3. Committing to regular wear also means wearing aligners twenty-two or more hours a day even when they don’t feel like they’re doing anything. It is important that, even during busy work days or social-event seasons, aligners remain in place for most of the hours in a day.
  4. Change aligners when needed. Typically, patients can expect to switch to a new set of aligners every two weeks. However, if your dentist advises you to remain in a current set of aligners for a few more days, do it. Treatment will not be accelerated by changing aligners too soon.
  5. Wear your retainer! The proper wear of a retainer is just as important as the entire Invisalign process. If teeth are not supported by this device, they will shift, and that is a frustrating consequence to live with.

Are you ready to start your Invisalign process? Call our Methuen or Windham office to schedule your consultation.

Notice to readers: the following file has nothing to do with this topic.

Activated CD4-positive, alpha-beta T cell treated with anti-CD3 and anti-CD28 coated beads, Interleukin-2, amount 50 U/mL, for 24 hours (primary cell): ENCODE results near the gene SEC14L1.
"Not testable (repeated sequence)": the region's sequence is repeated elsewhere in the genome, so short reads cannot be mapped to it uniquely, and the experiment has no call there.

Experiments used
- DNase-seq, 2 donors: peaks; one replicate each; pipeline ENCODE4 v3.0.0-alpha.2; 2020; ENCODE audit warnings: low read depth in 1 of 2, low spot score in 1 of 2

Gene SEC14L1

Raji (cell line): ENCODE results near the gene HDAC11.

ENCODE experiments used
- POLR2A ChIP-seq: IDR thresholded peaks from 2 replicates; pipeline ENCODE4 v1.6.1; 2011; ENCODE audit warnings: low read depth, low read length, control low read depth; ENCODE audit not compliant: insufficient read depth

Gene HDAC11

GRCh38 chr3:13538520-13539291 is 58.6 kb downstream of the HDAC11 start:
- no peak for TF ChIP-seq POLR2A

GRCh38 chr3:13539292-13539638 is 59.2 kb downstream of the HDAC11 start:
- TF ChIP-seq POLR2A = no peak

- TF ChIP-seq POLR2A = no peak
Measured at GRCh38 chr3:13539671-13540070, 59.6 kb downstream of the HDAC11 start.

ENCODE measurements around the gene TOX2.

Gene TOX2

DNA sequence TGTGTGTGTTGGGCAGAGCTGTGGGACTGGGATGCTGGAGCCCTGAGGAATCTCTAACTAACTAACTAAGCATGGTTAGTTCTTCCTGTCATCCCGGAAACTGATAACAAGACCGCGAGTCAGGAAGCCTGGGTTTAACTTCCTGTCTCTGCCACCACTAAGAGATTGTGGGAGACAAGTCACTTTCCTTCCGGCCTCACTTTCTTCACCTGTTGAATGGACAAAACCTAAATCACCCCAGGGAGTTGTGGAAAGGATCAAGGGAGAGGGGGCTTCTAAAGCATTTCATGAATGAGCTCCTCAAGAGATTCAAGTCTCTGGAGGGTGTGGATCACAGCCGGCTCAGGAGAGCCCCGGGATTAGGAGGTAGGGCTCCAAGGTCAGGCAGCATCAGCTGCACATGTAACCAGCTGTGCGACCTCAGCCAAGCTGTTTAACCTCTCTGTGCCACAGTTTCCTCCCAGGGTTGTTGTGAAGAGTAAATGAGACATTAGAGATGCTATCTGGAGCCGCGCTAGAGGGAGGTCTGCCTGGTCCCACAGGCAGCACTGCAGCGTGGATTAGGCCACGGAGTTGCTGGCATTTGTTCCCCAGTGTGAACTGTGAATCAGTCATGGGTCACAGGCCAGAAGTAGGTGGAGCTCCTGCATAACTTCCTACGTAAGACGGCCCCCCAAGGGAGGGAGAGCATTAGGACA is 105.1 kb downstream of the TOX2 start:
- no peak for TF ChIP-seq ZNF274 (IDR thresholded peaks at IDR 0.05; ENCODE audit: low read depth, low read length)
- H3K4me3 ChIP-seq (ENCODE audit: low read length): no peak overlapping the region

It’s Back to the Books! Here’s how to Care for Your Students’ Smiles!

Family DentistThere is something both exciting and slightly unsettling about the start of a new school year. Students and their parent have much more on their minds than taking care of teeth and gums. We know this, which is one reason we encourage families to come in for cleanings and exams during the summer months. Also, knowing how overwhelming a new school year can be, at least for a few weeks, we offer support in the form of tips and tricks for oral care.

  • Parents, regardless of your child’s age, you want to check in on their brushing habits from time to time. Even teens, in the hurry of a chaotic morning routine, can leave the house without brushing. Students don’t want to spend their day behind a wall of bad breath, nor would they be happy to need restorative dental treatment due to lack of consistent care. A reminder of the value of brushing and flossing can go a long way.